When in Grand Junction, you should take time to experience wine in this way.  You might visit the Tilman Bishop State Wildlife Area on the East Orchard Mesa for a similar site or drink wine on the edge of the Mesa at the Avant Vineyards, their wine of course.

Try this.  Driving to Terror Creek and Stone Cottage is an experience that will test your nerve and thrill your senses, but you will discover world-class views of the massive West Elks Mountains that are akin in drama to the Alps of Switzerland.  Artfully sculpted wines from these two wineries make it all the more exhilarating.  Step outside the tasting room and soak up the drama of the landscape.  You will be entertained with emotions that a dinner table will never be able to emulate.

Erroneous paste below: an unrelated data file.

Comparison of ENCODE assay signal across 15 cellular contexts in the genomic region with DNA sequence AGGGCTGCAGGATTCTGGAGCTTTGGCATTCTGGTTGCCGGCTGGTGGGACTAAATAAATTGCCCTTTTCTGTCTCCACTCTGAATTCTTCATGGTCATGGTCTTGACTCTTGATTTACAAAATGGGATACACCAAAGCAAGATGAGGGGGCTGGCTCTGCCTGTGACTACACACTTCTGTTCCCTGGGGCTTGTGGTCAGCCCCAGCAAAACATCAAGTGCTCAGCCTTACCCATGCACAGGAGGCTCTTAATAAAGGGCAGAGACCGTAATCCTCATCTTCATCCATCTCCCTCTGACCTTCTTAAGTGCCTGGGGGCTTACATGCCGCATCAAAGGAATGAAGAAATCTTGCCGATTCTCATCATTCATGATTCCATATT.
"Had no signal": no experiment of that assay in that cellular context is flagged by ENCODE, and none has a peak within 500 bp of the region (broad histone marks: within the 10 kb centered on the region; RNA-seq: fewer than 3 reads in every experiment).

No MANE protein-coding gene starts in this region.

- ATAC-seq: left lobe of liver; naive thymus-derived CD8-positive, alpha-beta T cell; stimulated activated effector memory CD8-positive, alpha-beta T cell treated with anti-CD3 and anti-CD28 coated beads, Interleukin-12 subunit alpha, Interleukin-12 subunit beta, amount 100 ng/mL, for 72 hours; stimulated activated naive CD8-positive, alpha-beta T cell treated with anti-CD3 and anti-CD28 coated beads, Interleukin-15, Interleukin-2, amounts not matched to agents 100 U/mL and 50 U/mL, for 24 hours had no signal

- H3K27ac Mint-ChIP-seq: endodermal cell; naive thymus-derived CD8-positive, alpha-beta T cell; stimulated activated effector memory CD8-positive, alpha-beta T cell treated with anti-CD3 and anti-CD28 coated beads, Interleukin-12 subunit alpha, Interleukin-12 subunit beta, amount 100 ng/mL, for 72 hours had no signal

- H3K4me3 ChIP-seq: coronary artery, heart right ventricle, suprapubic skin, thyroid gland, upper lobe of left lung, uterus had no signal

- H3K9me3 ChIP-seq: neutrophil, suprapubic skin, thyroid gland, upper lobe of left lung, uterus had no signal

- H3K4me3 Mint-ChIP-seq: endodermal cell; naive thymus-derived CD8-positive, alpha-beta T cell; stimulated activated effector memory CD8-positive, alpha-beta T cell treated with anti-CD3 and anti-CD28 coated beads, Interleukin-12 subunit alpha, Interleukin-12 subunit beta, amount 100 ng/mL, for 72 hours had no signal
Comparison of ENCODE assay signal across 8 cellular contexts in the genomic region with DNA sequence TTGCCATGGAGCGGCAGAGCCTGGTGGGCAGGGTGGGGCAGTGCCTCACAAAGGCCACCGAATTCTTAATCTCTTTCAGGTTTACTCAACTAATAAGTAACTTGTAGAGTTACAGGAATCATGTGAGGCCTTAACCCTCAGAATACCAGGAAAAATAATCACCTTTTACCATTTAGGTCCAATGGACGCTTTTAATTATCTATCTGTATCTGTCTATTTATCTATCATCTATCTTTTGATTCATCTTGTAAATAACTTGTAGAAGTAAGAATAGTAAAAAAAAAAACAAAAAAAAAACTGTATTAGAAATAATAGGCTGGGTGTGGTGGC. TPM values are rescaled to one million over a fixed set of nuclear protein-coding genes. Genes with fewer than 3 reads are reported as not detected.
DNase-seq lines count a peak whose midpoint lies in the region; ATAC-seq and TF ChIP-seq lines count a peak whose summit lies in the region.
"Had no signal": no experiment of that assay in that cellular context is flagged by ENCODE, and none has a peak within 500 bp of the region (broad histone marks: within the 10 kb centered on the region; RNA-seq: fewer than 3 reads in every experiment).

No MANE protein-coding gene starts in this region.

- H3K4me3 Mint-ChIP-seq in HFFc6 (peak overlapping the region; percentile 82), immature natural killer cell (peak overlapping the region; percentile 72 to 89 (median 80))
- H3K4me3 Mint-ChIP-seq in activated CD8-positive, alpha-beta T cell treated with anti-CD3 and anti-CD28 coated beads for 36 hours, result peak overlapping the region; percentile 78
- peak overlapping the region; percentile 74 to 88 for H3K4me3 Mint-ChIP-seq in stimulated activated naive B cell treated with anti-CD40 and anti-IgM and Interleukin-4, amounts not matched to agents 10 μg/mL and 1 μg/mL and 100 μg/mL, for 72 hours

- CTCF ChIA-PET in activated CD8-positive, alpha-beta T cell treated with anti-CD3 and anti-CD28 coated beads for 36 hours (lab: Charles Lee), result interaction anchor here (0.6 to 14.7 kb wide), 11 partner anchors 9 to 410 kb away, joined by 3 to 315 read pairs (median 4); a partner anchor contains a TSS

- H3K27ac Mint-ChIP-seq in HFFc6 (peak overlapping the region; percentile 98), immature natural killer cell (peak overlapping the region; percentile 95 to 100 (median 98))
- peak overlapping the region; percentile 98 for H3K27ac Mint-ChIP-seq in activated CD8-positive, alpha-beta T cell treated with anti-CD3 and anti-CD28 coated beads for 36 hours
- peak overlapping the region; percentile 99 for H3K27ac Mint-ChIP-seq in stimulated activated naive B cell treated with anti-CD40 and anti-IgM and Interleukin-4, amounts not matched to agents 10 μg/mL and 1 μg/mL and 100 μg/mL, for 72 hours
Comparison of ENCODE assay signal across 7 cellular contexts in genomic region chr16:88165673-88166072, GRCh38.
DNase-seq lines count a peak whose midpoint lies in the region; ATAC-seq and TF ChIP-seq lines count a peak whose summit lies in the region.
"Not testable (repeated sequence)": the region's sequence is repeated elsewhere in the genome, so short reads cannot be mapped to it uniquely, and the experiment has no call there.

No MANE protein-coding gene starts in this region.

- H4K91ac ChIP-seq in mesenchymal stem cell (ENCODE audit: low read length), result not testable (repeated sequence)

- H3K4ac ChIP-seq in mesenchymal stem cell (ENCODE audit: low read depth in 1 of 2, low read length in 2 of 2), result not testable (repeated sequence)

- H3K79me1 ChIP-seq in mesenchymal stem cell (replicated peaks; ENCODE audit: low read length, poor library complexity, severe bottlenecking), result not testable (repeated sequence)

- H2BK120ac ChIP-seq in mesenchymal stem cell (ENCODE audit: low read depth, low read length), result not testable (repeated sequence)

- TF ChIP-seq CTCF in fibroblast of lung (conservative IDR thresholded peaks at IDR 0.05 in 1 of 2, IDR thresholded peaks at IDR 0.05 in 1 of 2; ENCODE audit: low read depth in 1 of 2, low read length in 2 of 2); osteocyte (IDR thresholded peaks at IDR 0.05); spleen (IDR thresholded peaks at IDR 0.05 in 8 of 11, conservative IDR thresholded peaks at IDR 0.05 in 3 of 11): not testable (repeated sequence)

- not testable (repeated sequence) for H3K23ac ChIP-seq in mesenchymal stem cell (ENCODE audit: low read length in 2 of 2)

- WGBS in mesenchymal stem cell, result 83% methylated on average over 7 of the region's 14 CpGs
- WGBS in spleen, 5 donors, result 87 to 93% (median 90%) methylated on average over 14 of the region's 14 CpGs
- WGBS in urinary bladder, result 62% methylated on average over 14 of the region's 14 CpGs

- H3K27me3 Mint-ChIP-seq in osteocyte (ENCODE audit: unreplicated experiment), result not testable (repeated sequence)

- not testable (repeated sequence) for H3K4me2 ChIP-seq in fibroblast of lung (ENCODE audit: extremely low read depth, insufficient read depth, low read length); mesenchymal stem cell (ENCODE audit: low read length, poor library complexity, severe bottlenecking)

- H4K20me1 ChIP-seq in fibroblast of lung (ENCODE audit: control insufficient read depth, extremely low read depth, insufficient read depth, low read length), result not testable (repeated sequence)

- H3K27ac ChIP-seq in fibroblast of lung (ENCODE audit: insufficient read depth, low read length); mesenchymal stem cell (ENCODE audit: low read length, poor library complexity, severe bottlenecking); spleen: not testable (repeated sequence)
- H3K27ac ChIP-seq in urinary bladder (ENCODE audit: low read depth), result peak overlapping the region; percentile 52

Tasting Colterris Wines’ full-bodied Cabernet Sauvignon or their Cabernet Franc, with their lush fruit and balancing acids, in their famous peach orchard, replete with the aromas of both, will not leave you without a sense of connectedness to nature and its mutual harmonies.  Vineyards and orchards unite to emulate a taster’s dream at Colterris.  Experience both — peaches and wine.

The clear blue skies, the bulk of the mountains, and the canyon’s breezes will make Canyon Wind’s wines exhibit a real sense of place.  Slow down at their simple picnic spot and sip their wines.